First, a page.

Orange wins trademark battle
Yet another South African company has lost a legal battle against French telecommunications giant Orange, raising fears that any ICT company could come under attack for using either the colour or the name Orange.
Recently, the French company - which has a limited local presence - took its bid to protect its name all the way to the Supreme Court of Appeal, and successfully argued that a local software company's product would confuse the market.
In the judgement, the five-judge bench found Account Works Software's bid to register the name Orangeworks would cause confusion with Orange's brand. Orange has trademarked its name under various categories, including computer programs and software.
This is not the first time that Orange, which wants to operate virtually in SA, but only has an online store at present and a partnership to use Nashua Mobile stores, has taken companies to task over either their name, or colour.
In the ruling, written by judge Robert Nugent, the court said the "mark is indeed likely to cause at least initial confusion... albeit that the initial confusion might soon be cleared up".
"I accept that 'orange' is an ordinary English word, in wide use to describe a colour or a fruit, and is not a constructed word finding its distinctiveness in the word itself.
"But to my mind, the dominant feature of the word when used as a mark in this context, is that in its ordinary meaning it has no association with computer software or computer technology. It is precisely the absence of any natural association that makes the mark distinctive and catches attention."
Nugent added the previous court and the trademark register had erred when allowing Orangeworks to be registered, as Orange operates in telecoms, and Account Works Software offers programming solutions.
De Kock Attorneys, which represented Account Works, is "very disappointed" with the judgment. The consequence of the ruling is that Orangeworks cannot be registered as a trademark, it adds. Account Works first tried to register the name Orangeworks in 2007.
"In our opinion, the effect would be that any trader who uses the word or colour orange in the ICT sector may be vulnerable to an attack by Orange Telecoms. If so, we wonder whether iBurst or Neotel will also be attacked for use of the colour orange."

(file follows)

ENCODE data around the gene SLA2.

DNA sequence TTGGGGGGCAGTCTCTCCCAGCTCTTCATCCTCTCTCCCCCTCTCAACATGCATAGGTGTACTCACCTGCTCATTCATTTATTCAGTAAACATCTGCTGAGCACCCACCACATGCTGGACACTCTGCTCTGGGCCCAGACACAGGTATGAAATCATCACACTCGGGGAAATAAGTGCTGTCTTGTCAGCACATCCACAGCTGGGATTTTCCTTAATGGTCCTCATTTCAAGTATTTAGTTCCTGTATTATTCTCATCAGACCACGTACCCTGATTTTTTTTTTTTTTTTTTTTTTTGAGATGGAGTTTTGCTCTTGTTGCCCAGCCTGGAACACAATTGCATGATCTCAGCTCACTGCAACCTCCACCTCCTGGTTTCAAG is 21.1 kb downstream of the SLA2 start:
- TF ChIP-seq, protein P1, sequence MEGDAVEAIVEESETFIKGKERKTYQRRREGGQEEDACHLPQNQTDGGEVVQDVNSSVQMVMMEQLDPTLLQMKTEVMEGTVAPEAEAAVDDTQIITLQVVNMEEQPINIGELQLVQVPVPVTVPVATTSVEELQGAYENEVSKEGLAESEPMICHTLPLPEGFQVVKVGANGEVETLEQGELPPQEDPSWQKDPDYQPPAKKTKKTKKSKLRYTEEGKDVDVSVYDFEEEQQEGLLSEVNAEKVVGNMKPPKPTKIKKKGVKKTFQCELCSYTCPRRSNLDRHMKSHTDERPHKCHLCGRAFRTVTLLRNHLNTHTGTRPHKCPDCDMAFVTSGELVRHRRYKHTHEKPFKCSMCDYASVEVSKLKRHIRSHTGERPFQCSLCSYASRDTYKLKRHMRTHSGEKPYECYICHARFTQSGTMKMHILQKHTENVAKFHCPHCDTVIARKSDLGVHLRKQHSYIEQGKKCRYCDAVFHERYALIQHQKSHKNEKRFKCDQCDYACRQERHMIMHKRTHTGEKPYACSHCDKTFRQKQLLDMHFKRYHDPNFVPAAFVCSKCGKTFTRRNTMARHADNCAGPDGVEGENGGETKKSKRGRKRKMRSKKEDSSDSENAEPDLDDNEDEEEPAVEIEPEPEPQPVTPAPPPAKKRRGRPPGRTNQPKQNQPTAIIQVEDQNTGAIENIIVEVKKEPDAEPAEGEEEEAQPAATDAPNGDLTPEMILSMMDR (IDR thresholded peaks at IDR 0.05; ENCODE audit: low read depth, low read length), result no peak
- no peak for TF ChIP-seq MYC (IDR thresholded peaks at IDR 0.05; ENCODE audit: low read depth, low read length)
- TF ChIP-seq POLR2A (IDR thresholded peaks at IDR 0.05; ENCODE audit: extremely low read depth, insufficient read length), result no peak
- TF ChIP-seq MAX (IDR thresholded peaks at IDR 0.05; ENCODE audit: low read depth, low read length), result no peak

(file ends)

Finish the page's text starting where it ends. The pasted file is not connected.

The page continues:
According to the Companies and Intellectual Properties Office's records, Account Works is in the process of being deregistered. ITWeb unsuccessfully attempted to contact its only director, Siegfried Rousseau, and De Kock is not mandated to comment as to whether its deregistration is a consequence of its lost court battle.
De Kock indicated Rousseau would not be responding to media queries until next month.
Orange has defended its actions, saying: "Orange is an iconic communications brand."
The French company was launched in 1994 and has since "grown into a globally recognisable brand for fixed, mobile, broadband, IT, new services and media". It says it takes the protection of its brand very seriously, and takes steps to defend and protect its trademarks and other intellectual property rights worldwide, including in SA.
Orange was asked how many companies it has tackled in this manner, but said it is not its policy to discuss the details of its brand protection strategy, or any legal action in which it is, or has been, involved.
Two years ago, Orange Business Services was forced to change its name to O365 Systems after being threatened with legal action. Orange also forced public relations company Orange Ink to change its colour scheme from orange, to green and silver.